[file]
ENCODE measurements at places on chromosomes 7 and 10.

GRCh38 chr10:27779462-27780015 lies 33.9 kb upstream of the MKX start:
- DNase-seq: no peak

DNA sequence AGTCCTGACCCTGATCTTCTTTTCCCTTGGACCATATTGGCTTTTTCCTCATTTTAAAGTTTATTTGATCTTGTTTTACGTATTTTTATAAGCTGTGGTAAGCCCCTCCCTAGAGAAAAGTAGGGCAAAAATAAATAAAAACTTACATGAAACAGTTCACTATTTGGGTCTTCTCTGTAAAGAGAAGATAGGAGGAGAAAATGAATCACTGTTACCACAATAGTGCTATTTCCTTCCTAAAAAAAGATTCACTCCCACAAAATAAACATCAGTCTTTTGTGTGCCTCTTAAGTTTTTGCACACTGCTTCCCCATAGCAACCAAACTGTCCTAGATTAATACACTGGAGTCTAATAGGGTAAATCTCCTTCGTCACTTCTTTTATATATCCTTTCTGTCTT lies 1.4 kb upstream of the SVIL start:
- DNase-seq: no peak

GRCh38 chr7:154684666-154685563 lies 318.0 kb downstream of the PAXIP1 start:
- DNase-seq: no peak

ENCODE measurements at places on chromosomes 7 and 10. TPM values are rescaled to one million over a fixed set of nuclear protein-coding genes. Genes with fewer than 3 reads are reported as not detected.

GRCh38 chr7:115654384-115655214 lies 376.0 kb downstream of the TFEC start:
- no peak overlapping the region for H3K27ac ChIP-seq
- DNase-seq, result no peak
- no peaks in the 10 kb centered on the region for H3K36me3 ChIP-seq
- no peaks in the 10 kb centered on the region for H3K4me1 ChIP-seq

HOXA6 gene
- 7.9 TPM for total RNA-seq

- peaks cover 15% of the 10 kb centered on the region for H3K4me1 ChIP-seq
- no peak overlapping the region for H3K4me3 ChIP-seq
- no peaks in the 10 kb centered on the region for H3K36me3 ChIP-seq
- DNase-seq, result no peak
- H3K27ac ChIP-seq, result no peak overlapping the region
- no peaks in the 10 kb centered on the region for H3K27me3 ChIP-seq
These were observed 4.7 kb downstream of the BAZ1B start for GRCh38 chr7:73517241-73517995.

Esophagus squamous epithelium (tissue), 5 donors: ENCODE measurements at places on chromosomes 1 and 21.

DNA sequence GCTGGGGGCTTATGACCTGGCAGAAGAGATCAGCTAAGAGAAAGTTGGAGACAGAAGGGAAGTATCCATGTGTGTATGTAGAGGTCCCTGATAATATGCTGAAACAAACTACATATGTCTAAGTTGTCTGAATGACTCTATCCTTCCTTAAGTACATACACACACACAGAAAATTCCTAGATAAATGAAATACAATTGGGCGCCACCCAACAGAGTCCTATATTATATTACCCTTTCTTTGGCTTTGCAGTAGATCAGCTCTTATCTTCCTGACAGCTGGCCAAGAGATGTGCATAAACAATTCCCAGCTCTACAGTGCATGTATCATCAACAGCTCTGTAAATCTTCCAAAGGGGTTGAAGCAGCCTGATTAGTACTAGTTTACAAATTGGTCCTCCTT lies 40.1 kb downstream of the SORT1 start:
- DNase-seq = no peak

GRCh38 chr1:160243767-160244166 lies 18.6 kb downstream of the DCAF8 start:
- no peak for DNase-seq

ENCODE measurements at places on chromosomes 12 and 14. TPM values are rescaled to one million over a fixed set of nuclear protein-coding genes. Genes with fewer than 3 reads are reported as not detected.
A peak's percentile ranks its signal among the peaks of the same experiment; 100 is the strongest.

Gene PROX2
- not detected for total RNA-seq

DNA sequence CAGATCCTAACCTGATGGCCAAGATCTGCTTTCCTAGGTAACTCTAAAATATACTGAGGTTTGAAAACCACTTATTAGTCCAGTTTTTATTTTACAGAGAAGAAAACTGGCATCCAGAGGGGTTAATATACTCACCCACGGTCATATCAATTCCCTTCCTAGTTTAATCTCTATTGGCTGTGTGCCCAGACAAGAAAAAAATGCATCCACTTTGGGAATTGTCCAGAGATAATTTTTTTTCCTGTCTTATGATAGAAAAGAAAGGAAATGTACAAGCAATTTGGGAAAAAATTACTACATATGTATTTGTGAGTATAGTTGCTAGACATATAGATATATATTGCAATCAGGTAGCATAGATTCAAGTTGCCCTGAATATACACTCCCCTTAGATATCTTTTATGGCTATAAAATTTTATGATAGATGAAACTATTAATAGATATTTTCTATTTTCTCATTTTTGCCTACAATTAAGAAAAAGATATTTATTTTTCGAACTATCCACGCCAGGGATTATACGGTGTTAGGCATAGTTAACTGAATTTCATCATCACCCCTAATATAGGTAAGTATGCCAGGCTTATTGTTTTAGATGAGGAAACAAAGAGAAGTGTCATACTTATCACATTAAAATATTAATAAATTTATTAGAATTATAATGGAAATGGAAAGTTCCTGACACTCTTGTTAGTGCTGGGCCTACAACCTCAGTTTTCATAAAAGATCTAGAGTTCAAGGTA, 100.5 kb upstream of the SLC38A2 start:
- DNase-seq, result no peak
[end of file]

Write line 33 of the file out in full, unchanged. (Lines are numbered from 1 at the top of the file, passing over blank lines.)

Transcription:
- DNase-seq, result no peak